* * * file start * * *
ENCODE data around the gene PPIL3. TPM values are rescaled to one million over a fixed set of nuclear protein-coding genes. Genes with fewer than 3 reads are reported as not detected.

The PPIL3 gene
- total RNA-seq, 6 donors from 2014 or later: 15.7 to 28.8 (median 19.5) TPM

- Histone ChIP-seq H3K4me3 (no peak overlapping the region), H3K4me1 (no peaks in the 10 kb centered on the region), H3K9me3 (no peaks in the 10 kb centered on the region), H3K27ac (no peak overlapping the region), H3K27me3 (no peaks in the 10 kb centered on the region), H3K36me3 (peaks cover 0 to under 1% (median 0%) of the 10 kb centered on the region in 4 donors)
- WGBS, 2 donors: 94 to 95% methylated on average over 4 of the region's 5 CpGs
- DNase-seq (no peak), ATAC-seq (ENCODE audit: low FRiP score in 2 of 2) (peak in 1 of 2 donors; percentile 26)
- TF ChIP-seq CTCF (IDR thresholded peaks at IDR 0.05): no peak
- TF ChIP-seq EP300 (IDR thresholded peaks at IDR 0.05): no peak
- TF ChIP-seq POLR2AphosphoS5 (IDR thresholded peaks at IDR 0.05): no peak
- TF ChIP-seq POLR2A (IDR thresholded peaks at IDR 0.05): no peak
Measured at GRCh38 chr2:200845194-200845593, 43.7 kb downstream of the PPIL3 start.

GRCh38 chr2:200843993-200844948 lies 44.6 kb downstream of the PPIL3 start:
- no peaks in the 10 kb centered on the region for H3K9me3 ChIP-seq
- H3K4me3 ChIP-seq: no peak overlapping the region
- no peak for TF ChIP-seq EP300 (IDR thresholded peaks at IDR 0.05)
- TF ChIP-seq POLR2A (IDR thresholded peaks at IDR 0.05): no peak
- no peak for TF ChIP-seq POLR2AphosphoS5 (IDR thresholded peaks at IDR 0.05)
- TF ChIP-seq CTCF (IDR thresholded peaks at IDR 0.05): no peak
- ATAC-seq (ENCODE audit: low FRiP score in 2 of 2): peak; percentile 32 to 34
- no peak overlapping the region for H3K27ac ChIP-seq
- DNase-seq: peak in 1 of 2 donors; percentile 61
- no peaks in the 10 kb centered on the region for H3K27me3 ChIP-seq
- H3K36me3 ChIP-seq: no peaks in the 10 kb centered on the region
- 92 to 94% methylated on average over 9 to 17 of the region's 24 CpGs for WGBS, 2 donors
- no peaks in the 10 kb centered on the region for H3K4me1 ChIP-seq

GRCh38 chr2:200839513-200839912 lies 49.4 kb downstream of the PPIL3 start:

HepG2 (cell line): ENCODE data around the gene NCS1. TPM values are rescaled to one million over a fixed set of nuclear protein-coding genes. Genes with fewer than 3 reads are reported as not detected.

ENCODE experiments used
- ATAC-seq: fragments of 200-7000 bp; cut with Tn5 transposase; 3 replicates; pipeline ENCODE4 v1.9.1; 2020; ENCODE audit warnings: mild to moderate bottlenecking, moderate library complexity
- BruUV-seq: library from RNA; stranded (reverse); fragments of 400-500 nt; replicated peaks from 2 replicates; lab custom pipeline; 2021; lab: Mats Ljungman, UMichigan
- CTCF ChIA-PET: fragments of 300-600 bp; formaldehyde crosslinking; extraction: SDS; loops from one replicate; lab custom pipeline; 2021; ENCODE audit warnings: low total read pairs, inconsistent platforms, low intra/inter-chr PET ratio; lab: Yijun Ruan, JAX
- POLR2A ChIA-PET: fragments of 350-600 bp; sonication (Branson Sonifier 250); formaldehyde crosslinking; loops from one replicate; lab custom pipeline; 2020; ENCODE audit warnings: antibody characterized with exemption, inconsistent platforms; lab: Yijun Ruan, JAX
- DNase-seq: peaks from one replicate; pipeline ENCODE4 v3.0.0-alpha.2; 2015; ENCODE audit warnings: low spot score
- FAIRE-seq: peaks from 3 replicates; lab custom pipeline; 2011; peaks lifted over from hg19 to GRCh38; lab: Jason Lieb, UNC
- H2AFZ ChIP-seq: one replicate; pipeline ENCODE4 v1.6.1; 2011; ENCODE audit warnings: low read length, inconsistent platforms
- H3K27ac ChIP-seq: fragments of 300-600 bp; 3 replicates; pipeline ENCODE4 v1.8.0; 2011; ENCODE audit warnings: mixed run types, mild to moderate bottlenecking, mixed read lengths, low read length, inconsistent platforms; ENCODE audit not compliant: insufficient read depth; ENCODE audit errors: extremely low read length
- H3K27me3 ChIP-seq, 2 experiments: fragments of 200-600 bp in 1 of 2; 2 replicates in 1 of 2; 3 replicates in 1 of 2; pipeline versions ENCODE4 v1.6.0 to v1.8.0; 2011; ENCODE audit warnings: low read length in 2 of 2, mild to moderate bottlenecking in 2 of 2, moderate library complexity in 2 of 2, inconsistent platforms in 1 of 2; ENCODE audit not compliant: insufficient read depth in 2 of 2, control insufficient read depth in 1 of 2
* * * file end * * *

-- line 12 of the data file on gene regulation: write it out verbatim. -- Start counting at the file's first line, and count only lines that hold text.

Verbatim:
GRCh38 chr2:200843993-200844948 lies 44.6 kb downstream of the PPIL3 start: